SWEET AFFIRMATIONS: ANDY SCHUMM, DAN BARRETT, DAN LEVINSON, JOHN SHERIDAN, GLENN HOLMES, BILL RANSOM (Jazz at Chautauqua, Sept. 18, 2011)

The 2011 Jazz at Chautauqua was full of delights, and this set was one, a congenial group of musicians taking their time through three late-Twenties pop songs.  Perhaps it’s coincidental, but you’ll notice that the titles of the first and third song say YES in their own ways, and the one-word title of the middle song is all about sweetness.

The heroes up on the bandstand are Andy Schumm, cornet; Dan Barrett, trombone; Dan Levinson, reeds; John Sheridan, piano; Glenn Holmes, string bass; Bill Ransom, drums.

And the songs?

After an affirmative ensemble, ‘DEED I DO shifts into gear with Dan Levinson’s sweet-sour solo and the chord backgrounds behind it.  Then Andy shouts for joy and the other gentlemen of the ensemble follow in their own way:

SUGAR has connections to Ethel Waters, McKenzie and Condon’s Chicagoans, Louis Armstrong and Vic Dickenson, and of course that Bix fellow.  The Schumm-Sheridan duet on the verse is a delight!  The lazy Trumbauer tenor solo by Dan L. and the more bumptious one by Dan B. are equally sweet, as is Sheridan’s quiet rollicking, with a very Lestorian Dan leading us out.  Andy’s little coda suggests both Lester and Bobby Hackett:

And the unusual one (although I believe it was a pop hit), THERE’S “YES YES” IN YOUR EYES, which starts with a hot cadenza, turns the corner into a sweet melody chorus — enjoy the transition into an improvised ensemble and the backing Sheridan gives the soloists — before the brassmen have a very concise exchange of ideas and Bill Ransom takes a volatile drum break to close things out:

I’m sorry that neither of the two Dans burst into song — I will bet that both of them knew the lyrics.  Here’s the chorus:

Your lips tell me no no
But there’s yes yes in your eyes
I’ve been missing your kissing just because I wasn’t wise
I’ll stop my scheming and dreaming ’cause I realize
Your lips tell me no no
But there’s yes yes in your eyes
And here are two covers:

I knew Bunk Johnson had recorded it, but not Dean Martin, Eddy Howard, as well as Ken Colyer.  And — since the twenty-first century is full of marvels, one site tells me that I could have THERE’S YES YES IN YOUR EYES as a ringtone on my cellphone.  Tempting, no?  Although the NO NO part of the lyric is less encouraging.

To this music, wouldn’t you say YES YES?

BILL WOOD, SELMA HERALDO, PAUL BLAIR: “NO-ONE CAN TAKE YOUR PLACE”

There are people, memorably important in the Land of Jazz, who never pick up instruments or sing a hot chorus.  Three of them, dear to me in their own ways, have died in the past weeks.  This posting is by no means the full-scale memorial or obituary each one deserves.  It’s just something I have to write so that JAZZ LIVES readers will know.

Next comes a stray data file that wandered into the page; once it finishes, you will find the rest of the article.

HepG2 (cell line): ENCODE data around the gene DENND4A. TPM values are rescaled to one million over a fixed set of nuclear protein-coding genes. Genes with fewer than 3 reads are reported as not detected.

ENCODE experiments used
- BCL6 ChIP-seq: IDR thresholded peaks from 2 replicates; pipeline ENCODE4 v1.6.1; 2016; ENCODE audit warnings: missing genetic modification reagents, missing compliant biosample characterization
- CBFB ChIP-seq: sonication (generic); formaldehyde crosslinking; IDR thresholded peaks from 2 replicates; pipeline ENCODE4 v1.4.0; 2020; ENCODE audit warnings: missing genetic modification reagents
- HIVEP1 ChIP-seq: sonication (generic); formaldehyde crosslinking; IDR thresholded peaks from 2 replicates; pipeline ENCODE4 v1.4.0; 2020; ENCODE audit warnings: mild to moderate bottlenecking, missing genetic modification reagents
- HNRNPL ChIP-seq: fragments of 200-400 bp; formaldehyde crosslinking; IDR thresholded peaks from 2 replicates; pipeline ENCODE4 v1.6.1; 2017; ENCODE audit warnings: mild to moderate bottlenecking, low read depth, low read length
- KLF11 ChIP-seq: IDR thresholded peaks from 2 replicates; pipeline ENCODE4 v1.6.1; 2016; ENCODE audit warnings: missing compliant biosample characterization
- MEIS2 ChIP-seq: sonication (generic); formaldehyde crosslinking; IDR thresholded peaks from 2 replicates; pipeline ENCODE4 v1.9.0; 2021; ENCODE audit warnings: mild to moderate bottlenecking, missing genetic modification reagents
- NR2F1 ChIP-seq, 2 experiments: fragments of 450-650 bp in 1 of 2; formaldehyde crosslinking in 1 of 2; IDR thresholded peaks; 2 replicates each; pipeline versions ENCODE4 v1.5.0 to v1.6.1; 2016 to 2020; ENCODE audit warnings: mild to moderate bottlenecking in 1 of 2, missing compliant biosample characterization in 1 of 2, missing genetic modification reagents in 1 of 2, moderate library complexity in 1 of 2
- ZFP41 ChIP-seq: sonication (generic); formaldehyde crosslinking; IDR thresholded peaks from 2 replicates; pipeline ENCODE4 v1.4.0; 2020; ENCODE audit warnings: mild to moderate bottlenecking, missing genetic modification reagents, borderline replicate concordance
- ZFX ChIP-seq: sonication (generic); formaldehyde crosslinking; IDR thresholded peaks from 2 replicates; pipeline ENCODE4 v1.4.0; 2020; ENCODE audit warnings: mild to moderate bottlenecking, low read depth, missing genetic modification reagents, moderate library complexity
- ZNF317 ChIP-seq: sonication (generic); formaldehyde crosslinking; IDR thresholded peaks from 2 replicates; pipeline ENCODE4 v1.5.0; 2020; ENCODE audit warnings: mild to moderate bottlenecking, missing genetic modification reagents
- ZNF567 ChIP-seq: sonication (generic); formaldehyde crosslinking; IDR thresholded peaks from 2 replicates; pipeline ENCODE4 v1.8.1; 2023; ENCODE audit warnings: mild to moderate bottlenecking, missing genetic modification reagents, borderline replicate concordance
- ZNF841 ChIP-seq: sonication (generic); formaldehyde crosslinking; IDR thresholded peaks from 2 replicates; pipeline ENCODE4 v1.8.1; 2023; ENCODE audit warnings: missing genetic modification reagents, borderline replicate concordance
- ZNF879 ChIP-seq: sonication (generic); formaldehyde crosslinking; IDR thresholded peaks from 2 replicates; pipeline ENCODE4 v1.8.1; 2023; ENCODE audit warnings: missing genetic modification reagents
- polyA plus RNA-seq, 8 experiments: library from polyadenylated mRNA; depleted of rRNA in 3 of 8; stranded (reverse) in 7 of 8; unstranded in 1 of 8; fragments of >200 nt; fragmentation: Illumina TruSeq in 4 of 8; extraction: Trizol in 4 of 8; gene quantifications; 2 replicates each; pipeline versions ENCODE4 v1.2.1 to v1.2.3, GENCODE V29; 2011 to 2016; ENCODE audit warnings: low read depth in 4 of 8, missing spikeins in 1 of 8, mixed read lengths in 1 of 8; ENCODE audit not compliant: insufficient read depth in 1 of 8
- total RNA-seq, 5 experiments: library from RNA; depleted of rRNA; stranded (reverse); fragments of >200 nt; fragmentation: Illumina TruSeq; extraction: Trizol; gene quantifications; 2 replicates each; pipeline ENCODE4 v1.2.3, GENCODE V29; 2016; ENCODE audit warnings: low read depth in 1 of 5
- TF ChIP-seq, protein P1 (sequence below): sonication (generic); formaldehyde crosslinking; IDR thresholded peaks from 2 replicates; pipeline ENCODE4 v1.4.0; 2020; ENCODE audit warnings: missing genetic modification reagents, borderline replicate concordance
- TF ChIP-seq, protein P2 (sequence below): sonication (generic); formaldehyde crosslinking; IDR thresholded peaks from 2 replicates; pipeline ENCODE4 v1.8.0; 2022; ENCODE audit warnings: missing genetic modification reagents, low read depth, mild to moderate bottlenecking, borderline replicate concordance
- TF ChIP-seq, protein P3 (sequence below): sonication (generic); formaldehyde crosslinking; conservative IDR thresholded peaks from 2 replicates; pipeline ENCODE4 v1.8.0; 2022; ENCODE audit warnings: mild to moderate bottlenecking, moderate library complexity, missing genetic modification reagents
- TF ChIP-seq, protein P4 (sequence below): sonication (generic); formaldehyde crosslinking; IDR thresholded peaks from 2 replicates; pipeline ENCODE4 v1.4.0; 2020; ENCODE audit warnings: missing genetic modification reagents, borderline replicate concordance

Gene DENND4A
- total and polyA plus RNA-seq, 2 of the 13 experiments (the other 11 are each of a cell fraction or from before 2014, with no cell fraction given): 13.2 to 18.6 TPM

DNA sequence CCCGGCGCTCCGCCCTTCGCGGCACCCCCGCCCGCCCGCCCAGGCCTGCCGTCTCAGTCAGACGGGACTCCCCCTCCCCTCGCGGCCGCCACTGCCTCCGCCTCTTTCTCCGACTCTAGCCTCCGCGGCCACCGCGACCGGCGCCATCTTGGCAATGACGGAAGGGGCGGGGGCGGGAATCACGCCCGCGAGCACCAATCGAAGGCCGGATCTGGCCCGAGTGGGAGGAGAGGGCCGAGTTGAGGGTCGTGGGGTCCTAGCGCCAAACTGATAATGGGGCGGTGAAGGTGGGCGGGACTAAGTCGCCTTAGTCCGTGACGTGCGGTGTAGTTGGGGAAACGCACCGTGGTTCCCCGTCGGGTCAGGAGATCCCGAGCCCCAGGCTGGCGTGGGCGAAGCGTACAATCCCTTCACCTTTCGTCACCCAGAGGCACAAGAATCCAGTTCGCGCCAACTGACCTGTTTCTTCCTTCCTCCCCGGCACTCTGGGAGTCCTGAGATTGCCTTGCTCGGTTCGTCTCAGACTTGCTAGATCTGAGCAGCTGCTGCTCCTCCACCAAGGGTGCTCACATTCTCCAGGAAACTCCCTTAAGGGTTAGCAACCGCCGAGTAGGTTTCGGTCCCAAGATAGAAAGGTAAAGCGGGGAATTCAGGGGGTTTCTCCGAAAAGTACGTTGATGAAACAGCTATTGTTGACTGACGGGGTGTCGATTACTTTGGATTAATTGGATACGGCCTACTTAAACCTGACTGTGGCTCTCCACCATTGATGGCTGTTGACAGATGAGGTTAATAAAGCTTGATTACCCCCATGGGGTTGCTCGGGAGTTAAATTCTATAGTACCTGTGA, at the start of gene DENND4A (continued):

Between 2004 and 2010, whenever I went to Jazz at Chautauqua, I inevitably ended up spending time and money at a table where a large quantity of sheet music was laid out enticingly — to admire and to purchase.  Bill Wood and his younger partner Greg Laird came to greet me, to be amused by my comments on the sheets I bought and refused to buy, and I expected to see them there year after year.

Bill looked as if he would have fit in perfectly as a small-town druggist or the wise fellow behind the hardware counter in a small-town store that had refused to be bought up by a chain.

He wasn’t there in 2011, and I missed his quiet, amiable presence, overseeing the coming and going of people and pages of Thirties pop songs.  In mid-November, Greg told me Bill had died: “Bill loved going to Chautauqua and providing his great collection of sheet music.  He loved the music and the people.  He was truly one of the nicest men I have ever known.  Even when he couldn’t use the computer any more, I still read to him what everyone was doing through your blog.”

Now, whenever I go through the stack of sheet music on the piano, I will think of Bill Wood with even more gratitude: someone who made it possible for me to bring home new music to learn, to admire, to enjoy.

Selma Heraldo, who died a few days ago at 88, received less attention than she deserved.  She was a fixture at the Louis Armstrong House Museum, because she had been Louis and Lucille’s next-door neighbor for decades.  Although she was the size and shape of an old-fashioned elementary school pointer, it would have been a mistake to underestimate her.

Had Selma lived in Hollywood, she would have been a renowned character actress, and that’s no stage joke.

She had a lovely wry grin, a nearly theatrical forwardness, and no tolerance for inaccuracy or self-promotion in anyone.  If someone else in the room claimed an unmerited glory, Selma would set the person — and everyone else within hearing — straight.  She was a delightful storyteller, and I will cherish forever the tales she told of her mother making Louis a fried-egg sandwich in the Heraldo kitchen when he came home from the road, wanting something plain to eat.